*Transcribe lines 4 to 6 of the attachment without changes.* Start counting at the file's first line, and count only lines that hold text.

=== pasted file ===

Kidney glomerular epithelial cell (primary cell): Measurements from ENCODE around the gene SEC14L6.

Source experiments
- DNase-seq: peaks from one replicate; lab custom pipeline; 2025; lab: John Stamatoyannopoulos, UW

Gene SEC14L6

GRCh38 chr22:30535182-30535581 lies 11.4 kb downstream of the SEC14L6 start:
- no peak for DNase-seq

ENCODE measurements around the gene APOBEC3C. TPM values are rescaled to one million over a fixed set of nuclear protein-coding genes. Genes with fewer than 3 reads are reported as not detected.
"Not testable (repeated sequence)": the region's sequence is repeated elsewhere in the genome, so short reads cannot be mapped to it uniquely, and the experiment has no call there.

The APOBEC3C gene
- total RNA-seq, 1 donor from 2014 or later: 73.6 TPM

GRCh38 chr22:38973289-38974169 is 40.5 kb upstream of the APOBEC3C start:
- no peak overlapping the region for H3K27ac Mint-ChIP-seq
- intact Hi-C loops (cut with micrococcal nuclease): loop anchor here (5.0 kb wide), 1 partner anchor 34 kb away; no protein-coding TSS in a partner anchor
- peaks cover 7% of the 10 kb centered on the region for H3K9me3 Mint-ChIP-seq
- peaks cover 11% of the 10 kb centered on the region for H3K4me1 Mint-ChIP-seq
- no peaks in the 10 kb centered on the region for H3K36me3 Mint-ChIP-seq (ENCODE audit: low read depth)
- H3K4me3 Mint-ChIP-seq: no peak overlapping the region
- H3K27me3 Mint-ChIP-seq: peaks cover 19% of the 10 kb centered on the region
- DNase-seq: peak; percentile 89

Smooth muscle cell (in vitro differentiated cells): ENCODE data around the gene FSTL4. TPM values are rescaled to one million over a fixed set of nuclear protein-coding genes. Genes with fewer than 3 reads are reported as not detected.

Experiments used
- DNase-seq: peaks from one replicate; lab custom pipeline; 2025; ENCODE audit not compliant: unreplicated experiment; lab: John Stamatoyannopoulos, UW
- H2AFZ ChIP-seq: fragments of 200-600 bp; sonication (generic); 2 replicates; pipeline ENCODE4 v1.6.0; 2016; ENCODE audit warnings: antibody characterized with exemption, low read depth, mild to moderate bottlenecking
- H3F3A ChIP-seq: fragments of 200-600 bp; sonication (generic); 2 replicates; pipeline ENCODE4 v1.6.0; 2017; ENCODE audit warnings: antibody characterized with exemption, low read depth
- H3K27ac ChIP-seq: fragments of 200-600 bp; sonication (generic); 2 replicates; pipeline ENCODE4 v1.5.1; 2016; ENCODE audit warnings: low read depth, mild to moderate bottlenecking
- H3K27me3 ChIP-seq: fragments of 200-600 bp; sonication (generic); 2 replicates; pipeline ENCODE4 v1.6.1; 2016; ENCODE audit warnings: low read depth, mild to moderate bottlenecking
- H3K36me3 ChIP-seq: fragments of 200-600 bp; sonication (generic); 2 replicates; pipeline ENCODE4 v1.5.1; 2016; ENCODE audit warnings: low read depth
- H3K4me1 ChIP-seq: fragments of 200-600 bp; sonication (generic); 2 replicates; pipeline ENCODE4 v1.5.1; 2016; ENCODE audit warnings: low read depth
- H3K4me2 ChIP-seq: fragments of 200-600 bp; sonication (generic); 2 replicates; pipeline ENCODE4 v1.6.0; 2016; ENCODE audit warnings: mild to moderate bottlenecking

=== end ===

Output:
Gene SEC14L6

GRCh38 chr22:30535182-30535581 lies 11.4 kb downstream of the SEC14L6 start:
- no peak for DNase-seq